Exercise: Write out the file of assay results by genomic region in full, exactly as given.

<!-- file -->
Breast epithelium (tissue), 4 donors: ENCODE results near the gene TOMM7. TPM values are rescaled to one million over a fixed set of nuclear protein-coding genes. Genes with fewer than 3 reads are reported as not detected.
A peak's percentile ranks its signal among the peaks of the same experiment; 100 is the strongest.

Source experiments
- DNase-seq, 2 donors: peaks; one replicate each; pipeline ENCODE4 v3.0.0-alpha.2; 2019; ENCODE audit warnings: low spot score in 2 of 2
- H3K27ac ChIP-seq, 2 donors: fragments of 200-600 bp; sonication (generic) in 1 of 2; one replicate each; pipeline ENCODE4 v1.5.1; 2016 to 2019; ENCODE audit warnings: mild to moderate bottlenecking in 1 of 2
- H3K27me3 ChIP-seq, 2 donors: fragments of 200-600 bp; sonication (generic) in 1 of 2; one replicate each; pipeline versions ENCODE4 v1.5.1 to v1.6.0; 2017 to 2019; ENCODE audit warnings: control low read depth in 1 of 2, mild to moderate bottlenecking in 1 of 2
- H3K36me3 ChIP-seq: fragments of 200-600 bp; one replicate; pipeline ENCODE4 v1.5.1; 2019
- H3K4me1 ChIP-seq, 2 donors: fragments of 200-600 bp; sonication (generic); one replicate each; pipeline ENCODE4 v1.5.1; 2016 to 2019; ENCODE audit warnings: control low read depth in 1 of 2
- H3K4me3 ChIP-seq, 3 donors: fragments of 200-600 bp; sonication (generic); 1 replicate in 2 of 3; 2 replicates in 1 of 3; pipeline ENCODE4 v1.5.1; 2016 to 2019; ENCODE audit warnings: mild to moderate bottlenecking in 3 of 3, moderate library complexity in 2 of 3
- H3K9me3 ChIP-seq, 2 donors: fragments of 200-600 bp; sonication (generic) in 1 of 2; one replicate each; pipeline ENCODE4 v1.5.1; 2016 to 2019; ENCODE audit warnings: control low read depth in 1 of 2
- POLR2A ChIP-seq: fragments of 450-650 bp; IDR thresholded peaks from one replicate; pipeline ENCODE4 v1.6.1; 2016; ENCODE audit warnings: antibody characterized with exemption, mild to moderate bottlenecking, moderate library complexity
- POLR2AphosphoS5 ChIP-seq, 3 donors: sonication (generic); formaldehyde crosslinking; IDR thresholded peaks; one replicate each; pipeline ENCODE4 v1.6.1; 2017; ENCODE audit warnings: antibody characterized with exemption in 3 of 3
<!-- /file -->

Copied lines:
Breast epithelium (tissue), 4 donors: ENCODE results near the gene TOMM7. TPM values are rescaled to one million over a fixed set of nuclear protein-coding genes. Genes with fewer than 3 reads are reported as not detected.
A peak's percentile ranks its signal among the peaks of the same experiment; 100 is the strongest.

Source experiments
- DNase-seq, 2 donors: peaks; one replicate each; pipeline ENCODE4 v3.0.0-alpha.2; 2019; ENCODE audit warnings: low spot score in 2 of 2
- H3K27ac ChIP-seq, 2 donors: fragments of 200-600 bp; sonication (generic) in 1 of 2; one replicate each; pipeline ENCODE4 v1.5.1; 2016 to 2019; ENCODE audit warnings: mild to moderate bottlenecking in 1 of 2
- H3K27me3 ChIP-seq, 2 donors: fragments of 200-600 bp; sonication (generic) in 1 of 2; one replicate each; pipeline versions ENCODE4 v1.5.1 to v1.6.0; 2017 to 2019; ENCODE audit warnings: control low read depth in 1 of 2, mild to moderate bottlenecking in 1 of 2
- H3K36me3 ChIP-seq: fragments of 200-600 bp; one replicate; pipeline ENCODE4 v1.5.1; 2019
- H3K4me1 ChIP-seq, 2 donors: fragments of 200-600 bp; sonication (generic); one replicate each; pipeline ENCODE4 v1.5.1; 2016 to 2019; ENCODE audit warnings: control low read depth in 1 of 2
- H3K4me3 ChIP-seq, 3 donors: fragments of 200-600 bp; sonication (generic); 1 replicate in 2 of 3; 2 replicates in 1 of 3; pipeline ENCODE4 v1.5.1; 2016 to 2019; ENCODE audit warnings: mild to moderate bottlenecking in 3 of 3, moderate library complexity in 2 of 3
- H3K9me3 ChIP-seq, 2 donors: fragments of 200-600 bp; sonication (generic) in 1 of 2; one replicate each; pipeline ENCODE4 v1.5.1; 2016 to 2019; ENCODE audit warnings: control low read depth in 1 of 2
- POLR2A ChIP-seq: fragments of 450-650 bp; IDR thresholded peaks from one replicate; pipeline ENCODE4 v1.6.1; 2016; ENCODE audit warnings: antibody characterized with exemption, mild to moderate bottlenecking, moderate library complexity
- POLR2AphosphoS5 ChIP-seq, 3 donors: sonication (generic); formaldehyde crosslinking; IDR thresholded peaks; one replicate each; pipeline ENCODE4 v1.6.1; 2017; ENCODE audit warnings: antibody characterized with exemption in 3 of 3